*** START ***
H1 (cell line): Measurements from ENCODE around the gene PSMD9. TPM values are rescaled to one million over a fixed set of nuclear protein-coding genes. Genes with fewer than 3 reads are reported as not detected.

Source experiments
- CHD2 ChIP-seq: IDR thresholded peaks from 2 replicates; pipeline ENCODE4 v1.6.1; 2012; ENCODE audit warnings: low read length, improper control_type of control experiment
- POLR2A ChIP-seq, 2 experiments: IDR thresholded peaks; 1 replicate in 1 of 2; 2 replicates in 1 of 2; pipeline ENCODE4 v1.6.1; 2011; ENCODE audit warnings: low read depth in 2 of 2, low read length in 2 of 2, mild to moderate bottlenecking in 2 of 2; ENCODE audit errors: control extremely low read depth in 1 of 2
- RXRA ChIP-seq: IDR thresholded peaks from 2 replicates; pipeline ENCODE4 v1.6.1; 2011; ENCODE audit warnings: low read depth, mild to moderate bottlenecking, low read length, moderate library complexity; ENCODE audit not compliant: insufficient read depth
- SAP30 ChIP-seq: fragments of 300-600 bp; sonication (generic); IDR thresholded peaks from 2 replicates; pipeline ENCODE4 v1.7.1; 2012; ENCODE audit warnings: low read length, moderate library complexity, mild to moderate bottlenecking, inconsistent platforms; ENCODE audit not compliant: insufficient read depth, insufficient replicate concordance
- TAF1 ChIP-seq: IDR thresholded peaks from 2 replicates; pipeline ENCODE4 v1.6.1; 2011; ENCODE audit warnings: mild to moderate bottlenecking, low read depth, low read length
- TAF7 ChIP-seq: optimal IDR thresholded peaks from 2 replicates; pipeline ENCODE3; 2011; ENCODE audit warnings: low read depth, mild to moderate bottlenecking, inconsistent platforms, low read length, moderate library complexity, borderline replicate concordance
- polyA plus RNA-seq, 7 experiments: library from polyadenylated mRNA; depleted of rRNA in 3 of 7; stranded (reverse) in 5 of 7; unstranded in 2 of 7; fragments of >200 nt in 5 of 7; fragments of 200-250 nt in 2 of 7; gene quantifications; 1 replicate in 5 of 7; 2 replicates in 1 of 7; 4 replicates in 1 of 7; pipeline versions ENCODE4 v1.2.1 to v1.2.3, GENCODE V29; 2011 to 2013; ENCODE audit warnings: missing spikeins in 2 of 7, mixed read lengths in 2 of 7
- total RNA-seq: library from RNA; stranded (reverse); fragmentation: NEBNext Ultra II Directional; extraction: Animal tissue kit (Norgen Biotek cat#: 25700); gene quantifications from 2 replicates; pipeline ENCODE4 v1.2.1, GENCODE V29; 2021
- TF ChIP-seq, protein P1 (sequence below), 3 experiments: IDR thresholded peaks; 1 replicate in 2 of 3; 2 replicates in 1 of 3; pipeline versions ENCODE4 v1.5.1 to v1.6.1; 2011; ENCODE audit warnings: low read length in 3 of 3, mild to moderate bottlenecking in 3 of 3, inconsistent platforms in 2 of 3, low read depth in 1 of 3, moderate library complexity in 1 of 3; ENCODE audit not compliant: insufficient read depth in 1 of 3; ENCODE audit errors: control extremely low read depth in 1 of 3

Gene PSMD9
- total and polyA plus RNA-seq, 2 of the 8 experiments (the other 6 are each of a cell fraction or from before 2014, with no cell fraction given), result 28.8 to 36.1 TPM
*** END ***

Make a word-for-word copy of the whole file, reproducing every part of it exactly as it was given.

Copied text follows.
H1 (cell line): Measurements from ENCODE around the gene PSMD9. TPM values are rescaled to one million over a fixed set of nuclear protein-coding genes. Genes with fewer than 3 reads are reported as not detected.

Source experiments
- CHD2 ChIP-seq: IDR thresholded peaks from 2 replicates; pipeline ENCODE4 v1.6.1; 2012; ENCODE audit warnings: low read length, improper control_type of control experiment
- POLR2A ChIP-seq, 2 experiments: IDR thresholded peaks; 1 replicate in 1 of 2; 2 replicates in 1 of 2; pipeline ENCODE4 v1.6.1; 2011; ENCODE audit warnings: low read depth in 2 of 2, low read length in 2 of 2, mild to moderate bottlenecking in 2 of 2; ENCODE audit errors: control extremely low read depth in 1 of 2
- RXRA ChIP-seq: IDR thresholded peaks from 2 replicates; pipeline ENCODE4 v1.6.1; 2011; ENCODE audit warnings: low read depth, mild to moderate bottlenecking, low read length, moderate library complexity; ENCODE audit not compliant: insufficient read depth
- SAP30 ChIP-seq: fragments of 300-600 bp; sonication (generic); IDR thresholded peaks from 2 replicates; pipeline ENCODE4 v1.7.1; 2012; ENCODE audit warnings: low read length, moderate library complexity, mild to moderate bottlenecking, inconsistent platforms; ENCODE audit not compliant: insufficient read depth, insufficient replicate concordance
- TAF1 ChIP-seq: IDR thresholded peaks from 2 replicates; pipeline ENCODE4 v1.6.1; 2011; ENCODE audit warnings: mild to moderate bottlenecking, low read depth, low read length
- TAF7 ChIP-seq: optimal IDR thresholded peaks from 2 replicates; pipeline ENCODE3; 2011; ENCODE audit warnings: low read depth, mild to moderate bottlenecking, inconsistent platforms, low read length, moderate library complexity, borderline replicate concordance
- polyA plus RNA-seq, 7 experiments: library from polyadenylated mRNA; depleted of rRNA in 3 of 7; stranded (reverse) in 5 of 7; unstranded in 2 of 7; fragments of >200 nt in 5 of 7; fragments of 200-250 nt in 2 of 7; gene quantifications; 1 replicate in 5 of 7; 2 replicates in 1 of 7; 4 replicates in 1 of 7; pipeline versions ENCODE4 v1.2.1 to v1.2.3, GENCODE V29; 2011 to 2013; ENCODE audit warnings: missing spikeins in 2 of 7, mixed read lengths in 2 of 7
- total RNA-seq: library from RNA; stranded (reverse); fragmentation: NEBNext Ultra II Directional; extraction: Animal tissue kit (Norgen Biotek cat#: 25700); gene quantifications from 2 replicates; pipeline ENCODE4 v1.2.1, GENCODE V29; 2021
- TF ChIP-seq, protein P1 (sequence below), 3 experiments: IDR thresholded peaks; 1 replicate in 2 of 3; 2 replicates in 1 of 3; pipeline versions ENCODE4 v1.5.1 to v1.6.1; 2011; ENCODE audit warnings: low read length in 3 of 3, mild to moderate bottlenecking in 3 of 3, inconsistent platforms in 2 of 3, low read depth in 1 of 3, moderate library complexity in 1 of 3; ENCODE audit not compliant: insufficient read depth in 1 of 3; ENCODE audit errors: control extremely low read depth in 1 of 3

Gene PSMD9
- total and polyA plus RNA-seq, 2 of the 8 experiments (the other 6 are each of a cell fraction or from before 2014, with no cell fraction given), result 28.8 to 36.1 TPM